Nutrition in the News
In this article titled "Parents' binge eating, restrictive feeding practices may be reactions to kids' emotions" published from the University of Illinois at Urbana-Champaign, the authors focus in on why parents who participate in binge eating often restrict the diets of their children. In this study binge eating is defined as "eating unusually large amounts of food in an uncontrolled manner without compensatory behaviors such as purging" (University of Illinois at Urbana-Champaign, 2016). Parents who are dealing with an upset child displaying signs of anger or sadness are more likely to engage in episodes of binge eating. These same parents were also more likely to restrict the diet of their child/children. In previous studies that have been conducted restrictive behaviors by parents have been linked to health problems in their children. These health issues include, but are not limited to, children becoming overweight and overeating, even if the child is not hungry. Parents who indulge themselves in excessive food intake do not want their children to do the same. To compensate for their binge eating parents will often restrict intake of food or certain foods for their children. In this study parents who were feeling distress often engaged in binge eating. This lead to parent's restricting the child's diet. Researchers believe that the reason for the restriction on food intake is to control the child's health or to help maintain the child's weight. Two reasons for the restriction of diet were proposed in this article. One reason was that when parent's are focused on their own feelings they neglect the feelings of hunger or other emotions of the child. The second reason for restricting the diet may be that parent wants to make sure their child does not engage in the same self-destructing eating behaviors. In conclusion, the researchers of this article believe that it is important to understand the parent's feelings when looking at the child's diet. When the parent's feelings are influencing the child's diet, those feelings need to be addressed to ensure that their children are receiving adequate nutrition.
The article I chose was rewritten and reformatted by researchers from the University of Illinois at Urbana-Champaign. The name of an exact author is not presented in this version of the article, which makes the credibility of this article questionable from the beginning. Even though the article is written by a university, it lacks the credibility that is established by having an identifiable author. Another questionable piece about this article is that this version was written by the University of Illinois, but was originally written by Sharita Forrest. By editing, shortening, and recreating this article it loses content. When this article lost part of its' content it could have been changed around and recreated to present a different viewpoint. To understand how the opinions of these new writers compare with the original author you would have to find the original and compare the pieces. At the bottom of sciencedaily.com, where I retrieved this article, there is a disclaimer warning readers that this is for information only, not to be used as medical or professional advice. This disclaimer leads me to believe that information written and presented on this website is not backed up by science or research that is proven to be accurate. When reading this article you have to keep that in the back of your mind. An article that is posted on a .com website can usually be posted by anyone, and also edited by anyone. This article would be a lot more credible if it came from a .gov, .org, or .edu source. Even though there are many things about this article that discredit it, there is one thing that is credible about it. The sources used and original author are mentioned. This allows the reader to believe what they want about the content provided, while also allowing them to check the credibility of the sources they used. If someone read this article and wanted to know more about the topic, using credible resources, they could visit a website that is ran by a university, a government website, volunteer health agency websites, and even read academic journals. All of these sources are credible and the authors almost always have credentials and scientific based evidence in their work.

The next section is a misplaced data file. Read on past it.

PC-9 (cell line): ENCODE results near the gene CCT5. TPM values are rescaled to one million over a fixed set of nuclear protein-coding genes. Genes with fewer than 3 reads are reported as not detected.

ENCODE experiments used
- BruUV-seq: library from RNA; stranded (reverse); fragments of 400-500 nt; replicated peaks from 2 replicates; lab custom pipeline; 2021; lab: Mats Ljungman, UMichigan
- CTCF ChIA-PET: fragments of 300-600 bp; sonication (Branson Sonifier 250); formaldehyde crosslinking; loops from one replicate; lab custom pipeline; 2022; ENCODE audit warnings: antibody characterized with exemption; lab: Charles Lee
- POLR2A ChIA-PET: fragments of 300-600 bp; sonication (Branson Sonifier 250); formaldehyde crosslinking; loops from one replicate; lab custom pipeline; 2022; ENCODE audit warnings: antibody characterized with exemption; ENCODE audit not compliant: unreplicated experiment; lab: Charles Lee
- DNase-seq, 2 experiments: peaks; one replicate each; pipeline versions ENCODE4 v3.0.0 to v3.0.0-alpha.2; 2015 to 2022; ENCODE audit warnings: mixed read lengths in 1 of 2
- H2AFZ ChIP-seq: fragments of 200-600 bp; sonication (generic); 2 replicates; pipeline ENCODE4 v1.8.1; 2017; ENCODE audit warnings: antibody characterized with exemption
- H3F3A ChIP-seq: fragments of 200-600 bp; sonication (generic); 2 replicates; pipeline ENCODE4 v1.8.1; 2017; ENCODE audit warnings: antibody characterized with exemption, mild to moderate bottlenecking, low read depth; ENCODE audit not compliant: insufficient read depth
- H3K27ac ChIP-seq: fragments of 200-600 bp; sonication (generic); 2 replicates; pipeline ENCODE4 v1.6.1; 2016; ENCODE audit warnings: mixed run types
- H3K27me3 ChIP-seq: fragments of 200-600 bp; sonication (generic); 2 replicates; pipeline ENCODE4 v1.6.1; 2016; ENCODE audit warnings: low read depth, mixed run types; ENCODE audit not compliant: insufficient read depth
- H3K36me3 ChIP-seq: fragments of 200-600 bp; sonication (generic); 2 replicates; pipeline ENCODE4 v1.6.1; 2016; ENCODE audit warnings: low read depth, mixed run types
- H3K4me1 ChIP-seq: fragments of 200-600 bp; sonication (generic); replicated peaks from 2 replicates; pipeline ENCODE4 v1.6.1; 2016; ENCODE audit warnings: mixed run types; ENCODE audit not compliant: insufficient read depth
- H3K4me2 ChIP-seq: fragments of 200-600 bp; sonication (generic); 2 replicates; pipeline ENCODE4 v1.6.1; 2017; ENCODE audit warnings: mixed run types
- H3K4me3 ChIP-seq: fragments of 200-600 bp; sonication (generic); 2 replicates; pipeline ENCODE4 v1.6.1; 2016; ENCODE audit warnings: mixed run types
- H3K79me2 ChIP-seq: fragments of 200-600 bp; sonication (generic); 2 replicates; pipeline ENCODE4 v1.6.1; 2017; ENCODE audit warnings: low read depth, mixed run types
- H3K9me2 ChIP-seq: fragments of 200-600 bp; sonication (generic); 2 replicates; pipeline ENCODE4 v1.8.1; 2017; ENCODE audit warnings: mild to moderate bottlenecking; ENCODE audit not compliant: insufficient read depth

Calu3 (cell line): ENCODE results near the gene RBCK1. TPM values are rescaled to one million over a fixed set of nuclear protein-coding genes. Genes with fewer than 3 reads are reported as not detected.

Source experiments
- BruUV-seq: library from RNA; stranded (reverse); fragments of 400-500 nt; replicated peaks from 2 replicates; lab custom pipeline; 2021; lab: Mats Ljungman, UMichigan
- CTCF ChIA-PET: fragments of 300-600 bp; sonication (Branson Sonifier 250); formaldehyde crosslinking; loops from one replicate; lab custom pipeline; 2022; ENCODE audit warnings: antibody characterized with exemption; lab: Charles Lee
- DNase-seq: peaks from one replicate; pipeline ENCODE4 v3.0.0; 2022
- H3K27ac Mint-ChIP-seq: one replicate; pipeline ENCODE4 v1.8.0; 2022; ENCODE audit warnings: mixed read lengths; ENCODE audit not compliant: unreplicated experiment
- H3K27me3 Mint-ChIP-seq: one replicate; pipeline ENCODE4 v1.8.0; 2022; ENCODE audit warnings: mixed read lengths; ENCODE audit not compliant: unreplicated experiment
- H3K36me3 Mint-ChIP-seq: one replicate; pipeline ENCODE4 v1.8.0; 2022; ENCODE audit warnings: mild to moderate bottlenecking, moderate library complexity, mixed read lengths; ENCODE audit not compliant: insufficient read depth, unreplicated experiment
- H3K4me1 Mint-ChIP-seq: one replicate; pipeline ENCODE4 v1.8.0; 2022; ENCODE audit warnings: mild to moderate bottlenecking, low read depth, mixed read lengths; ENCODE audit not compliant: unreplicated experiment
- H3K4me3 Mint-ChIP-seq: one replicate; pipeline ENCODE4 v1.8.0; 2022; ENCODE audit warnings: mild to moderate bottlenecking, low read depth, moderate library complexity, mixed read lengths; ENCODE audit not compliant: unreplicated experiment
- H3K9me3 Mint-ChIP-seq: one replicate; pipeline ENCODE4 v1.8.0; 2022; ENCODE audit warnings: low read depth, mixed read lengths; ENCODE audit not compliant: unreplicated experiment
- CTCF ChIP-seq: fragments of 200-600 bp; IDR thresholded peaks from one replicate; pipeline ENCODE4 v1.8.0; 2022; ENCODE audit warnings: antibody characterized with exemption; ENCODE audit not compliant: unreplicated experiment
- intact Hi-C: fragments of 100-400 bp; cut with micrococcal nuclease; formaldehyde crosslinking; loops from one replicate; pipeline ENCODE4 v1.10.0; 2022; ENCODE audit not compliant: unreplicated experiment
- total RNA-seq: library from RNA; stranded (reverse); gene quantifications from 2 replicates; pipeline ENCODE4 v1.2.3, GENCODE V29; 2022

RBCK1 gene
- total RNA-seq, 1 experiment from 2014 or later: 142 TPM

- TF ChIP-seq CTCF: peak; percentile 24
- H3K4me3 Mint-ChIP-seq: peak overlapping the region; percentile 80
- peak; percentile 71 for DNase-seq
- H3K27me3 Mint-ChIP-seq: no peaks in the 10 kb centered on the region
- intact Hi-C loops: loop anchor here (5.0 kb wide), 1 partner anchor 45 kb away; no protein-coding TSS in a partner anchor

Parents' binge eating, restrictive feeding practices may be reactions to kids' emotions. (2016, March 30). Retrieved March 30, 2016, from https://www.sciencedaily.com/releases/2016/03/160330122923.htm